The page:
The Straight Leg Raise Test: Testing for Herniated Discs

The straight leg raise test is a diagnostic test to conform the diagnosis of a herniated disc as the cause of the patients lower back pain and radiating pain towards the thighs and feet.

The cause of transient back pain, also known as acute back pain, is due to back spasms, which are caused by overstretching or overstraining of the muscle. The cause of back pain that continues to linger for months, or become progressively worse, is typically due to disc conditions that affect the spinal nerves. The discs, when healthy are able to retain their interior volume, which involves a mixture of water, proteins, cartilage stem cells, and chondroitin. The discs, when healthy, elevate the vertebral bodies at the front of the spine to separate them. The discs, when unhealthy, may bulge outwards or lose their inner materials through cracks in its outer walls. These changes to the discs may cause either their outer wall or ejected materials to press into the spinal canal or the spinal nerves that emerge from the spinal canal. This impingement of the nerve may affect several body processes simultaneously, including our reflexes, sensations, conscious motor movement, and even autonomic processes. Autonomic body processes are those that work whether we think about them or not, such as our breathing and the peristalsis of food through our digestive system. The earliest signs of nerve impingement may be back pain. The back pain may be accompanied by associated neurologic symptoms related to the dysfunction of the nerve, including muscle weakness, numbness, and tingling.

Back pain with radiculopathy (pain that radiates down an arm or leg) is often, but not always, caused by bulging discs or herniated discs that press on one of the nerve roots of the spine. When patients experience back pain with radiculopathy, they are advised to consult with a doctor immediately.

During the physical examination with the physician, the doctor will ask when the pain started and whether or not a trauma caused the condition you are now in. Next, the doctor will ask you where the pain in your back is, and the severity of the pain (on a scale from one to ten). Next the doctor will want to see how you walk and ask to bend, twist, flex, and extend your back and inquire which of these movements bother you.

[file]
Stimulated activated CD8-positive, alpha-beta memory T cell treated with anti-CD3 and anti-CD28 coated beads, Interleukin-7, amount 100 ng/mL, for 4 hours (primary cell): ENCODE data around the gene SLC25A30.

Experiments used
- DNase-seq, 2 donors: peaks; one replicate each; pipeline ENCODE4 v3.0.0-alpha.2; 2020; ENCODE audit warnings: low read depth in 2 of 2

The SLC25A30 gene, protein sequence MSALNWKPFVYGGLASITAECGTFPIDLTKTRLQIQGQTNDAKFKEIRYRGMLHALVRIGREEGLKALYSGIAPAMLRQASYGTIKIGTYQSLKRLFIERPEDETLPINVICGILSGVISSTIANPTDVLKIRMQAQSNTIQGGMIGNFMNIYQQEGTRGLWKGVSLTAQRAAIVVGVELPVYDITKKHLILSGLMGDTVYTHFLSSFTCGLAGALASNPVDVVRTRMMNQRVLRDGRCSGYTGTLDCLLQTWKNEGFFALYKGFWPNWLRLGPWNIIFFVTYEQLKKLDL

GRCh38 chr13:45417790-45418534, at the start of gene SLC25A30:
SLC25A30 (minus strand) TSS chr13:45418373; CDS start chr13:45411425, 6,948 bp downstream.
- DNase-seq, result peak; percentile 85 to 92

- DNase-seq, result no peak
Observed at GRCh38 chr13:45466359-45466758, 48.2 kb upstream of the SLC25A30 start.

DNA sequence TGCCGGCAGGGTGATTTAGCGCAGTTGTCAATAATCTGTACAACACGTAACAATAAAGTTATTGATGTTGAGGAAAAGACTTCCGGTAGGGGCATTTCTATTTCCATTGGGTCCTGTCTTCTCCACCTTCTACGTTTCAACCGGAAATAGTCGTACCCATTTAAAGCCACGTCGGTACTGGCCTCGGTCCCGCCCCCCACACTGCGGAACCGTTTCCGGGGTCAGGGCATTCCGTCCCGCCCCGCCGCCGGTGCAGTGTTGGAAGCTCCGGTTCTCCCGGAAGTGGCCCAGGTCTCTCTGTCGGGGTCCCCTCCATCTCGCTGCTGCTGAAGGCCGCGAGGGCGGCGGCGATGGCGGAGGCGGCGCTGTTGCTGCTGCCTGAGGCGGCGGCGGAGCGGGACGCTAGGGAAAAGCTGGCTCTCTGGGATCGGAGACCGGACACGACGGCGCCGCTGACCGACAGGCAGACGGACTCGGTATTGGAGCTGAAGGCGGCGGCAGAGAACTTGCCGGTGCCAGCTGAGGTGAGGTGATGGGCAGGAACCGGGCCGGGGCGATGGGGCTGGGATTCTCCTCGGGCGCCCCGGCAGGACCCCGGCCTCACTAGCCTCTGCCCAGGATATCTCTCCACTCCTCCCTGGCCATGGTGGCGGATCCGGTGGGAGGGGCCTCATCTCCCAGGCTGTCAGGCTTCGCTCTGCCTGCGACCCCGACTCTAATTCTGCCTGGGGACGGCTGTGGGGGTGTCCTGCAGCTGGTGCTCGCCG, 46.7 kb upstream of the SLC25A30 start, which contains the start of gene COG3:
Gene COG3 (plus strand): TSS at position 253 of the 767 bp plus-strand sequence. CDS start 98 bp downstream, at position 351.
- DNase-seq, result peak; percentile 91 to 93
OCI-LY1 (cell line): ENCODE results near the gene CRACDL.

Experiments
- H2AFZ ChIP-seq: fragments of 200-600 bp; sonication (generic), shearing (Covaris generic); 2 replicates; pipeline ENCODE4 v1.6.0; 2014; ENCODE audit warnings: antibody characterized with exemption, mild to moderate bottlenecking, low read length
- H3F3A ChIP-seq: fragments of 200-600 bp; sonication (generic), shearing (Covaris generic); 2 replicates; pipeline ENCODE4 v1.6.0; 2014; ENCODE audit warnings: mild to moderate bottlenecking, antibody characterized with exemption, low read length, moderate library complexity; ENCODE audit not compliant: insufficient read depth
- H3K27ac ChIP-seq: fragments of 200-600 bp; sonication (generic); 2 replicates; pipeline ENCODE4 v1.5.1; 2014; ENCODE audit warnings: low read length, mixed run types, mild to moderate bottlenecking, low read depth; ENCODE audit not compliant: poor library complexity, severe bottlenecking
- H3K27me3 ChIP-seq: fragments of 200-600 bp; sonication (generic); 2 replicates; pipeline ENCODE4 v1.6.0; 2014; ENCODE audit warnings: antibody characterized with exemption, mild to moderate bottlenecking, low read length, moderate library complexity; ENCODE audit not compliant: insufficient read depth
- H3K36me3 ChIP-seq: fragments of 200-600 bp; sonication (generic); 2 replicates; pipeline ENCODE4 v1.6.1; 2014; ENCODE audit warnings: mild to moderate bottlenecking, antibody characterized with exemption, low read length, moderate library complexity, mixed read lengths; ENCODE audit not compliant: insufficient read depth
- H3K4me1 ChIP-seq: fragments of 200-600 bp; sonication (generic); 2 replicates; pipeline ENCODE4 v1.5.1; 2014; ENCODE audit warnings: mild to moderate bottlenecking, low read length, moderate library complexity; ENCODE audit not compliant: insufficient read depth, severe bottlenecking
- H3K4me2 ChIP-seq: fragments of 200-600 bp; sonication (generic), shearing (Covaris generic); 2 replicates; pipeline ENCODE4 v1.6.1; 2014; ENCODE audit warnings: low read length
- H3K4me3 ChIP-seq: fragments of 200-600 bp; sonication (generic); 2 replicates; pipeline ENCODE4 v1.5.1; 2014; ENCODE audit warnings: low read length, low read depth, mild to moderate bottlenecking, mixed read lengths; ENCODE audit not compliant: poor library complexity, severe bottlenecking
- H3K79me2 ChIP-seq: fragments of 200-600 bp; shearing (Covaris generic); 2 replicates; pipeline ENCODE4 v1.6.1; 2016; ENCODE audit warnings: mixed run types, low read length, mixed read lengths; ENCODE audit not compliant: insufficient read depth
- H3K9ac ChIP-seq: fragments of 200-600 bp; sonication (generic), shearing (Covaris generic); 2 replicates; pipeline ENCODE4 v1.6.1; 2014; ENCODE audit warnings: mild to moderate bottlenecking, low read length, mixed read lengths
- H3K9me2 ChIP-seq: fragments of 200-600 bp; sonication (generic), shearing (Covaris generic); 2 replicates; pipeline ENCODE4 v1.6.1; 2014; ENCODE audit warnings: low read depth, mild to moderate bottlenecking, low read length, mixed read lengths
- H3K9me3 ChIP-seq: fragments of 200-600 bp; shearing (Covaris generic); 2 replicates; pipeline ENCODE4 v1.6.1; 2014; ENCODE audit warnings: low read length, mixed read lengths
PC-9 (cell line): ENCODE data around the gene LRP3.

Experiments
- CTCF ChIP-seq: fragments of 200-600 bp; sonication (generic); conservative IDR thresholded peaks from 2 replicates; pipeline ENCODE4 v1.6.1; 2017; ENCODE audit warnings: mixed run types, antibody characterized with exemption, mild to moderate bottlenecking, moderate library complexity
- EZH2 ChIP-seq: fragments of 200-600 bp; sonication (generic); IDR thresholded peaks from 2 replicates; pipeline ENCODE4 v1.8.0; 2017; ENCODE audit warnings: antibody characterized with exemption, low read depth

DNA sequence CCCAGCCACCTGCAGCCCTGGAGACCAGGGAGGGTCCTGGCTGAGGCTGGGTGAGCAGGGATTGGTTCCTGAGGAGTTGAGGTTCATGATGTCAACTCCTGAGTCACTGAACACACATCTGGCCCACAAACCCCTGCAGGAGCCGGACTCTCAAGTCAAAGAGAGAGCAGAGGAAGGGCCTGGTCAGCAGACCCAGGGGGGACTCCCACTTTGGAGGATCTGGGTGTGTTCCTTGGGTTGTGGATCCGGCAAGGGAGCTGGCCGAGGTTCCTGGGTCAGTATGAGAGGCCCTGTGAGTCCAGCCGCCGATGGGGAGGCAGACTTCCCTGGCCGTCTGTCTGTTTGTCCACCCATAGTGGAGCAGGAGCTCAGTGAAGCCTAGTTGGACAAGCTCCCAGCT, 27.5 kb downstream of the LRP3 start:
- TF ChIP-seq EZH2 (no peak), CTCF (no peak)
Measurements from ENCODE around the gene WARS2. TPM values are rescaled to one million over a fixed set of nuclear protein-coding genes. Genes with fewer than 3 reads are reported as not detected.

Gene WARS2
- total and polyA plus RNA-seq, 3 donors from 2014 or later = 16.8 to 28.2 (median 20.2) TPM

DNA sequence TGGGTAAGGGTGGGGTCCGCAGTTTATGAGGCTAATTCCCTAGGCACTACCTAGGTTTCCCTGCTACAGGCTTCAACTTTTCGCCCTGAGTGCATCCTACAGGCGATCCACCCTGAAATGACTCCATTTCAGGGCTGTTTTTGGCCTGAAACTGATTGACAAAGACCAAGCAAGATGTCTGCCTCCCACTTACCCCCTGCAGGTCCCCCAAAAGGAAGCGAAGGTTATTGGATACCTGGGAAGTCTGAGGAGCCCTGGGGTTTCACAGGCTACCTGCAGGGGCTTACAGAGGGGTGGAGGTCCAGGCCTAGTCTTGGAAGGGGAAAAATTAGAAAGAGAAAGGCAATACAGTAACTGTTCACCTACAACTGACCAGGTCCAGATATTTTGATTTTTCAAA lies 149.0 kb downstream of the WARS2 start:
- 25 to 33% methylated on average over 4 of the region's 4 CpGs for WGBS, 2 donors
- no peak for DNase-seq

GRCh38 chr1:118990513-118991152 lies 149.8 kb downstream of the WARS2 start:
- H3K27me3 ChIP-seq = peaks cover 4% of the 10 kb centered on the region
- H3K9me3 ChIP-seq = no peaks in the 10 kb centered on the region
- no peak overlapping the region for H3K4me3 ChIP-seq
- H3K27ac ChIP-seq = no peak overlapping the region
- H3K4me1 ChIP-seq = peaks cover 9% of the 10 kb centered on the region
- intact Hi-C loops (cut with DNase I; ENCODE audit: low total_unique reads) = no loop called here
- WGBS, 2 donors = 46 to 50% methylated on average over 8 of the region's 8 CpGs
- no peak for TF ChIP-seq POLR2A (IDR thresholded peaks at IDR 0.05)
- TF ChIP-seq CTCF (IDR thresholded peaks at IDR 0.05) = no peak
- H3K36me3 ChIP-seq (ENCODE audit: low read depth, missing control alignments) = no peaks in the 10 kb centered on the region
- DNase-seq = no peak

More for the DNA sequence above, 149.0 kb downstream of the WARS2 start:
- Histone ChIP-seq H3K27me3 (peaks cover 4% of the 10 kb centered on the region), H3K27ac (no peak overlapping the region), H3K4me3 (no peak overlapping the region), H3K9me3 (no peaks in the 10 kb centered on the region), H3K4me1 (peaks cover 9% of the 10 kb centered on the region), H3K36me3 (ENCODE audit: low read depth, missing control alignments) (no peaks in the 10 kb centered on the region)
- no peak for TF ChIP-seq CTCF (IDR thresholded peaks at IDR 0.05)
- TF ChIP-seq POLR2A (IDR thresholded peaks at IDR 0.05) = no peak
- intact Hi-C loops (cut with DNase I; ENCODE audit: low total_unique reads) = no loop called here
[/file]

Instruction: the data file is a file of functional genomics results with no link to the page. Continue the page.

Next, the doctor will want to find out the extent of the neurologic changes in your leg/foot as a result of the back pain condition. The doctor will first test your reflexes to see if one leg is more sensitive than the other. The doctor may perform the Straight Leg Raise Test to determine if the lower back pain is due to a herniated disc condition. The Straight Leg Raise test is also known as the Lazarevi?'s sign and Lasègue's sign.

Technique. This is a test to see if a certain movement causes sciatic pain, which will be a strong indicator of a herniated disc it the fifth lumbar spinal nerve (at L5). The doctor has a patient lie on his back, on the floor or exam room table, with his or her leg straight and towards the laying surface. The doctor will then begin to raise the straight leg off of the table/ground and towards the patient's body. If the patient experiences sciatic pain when the leg is between 30 and 70 degrees, it is a positive finding of back pain and leg pain caused by a herniated disc. Sciatic pain is severe lower back pain that radiates to the hips and feet and is often accompanied by muscle weakness and the loss of bladder or bowel control.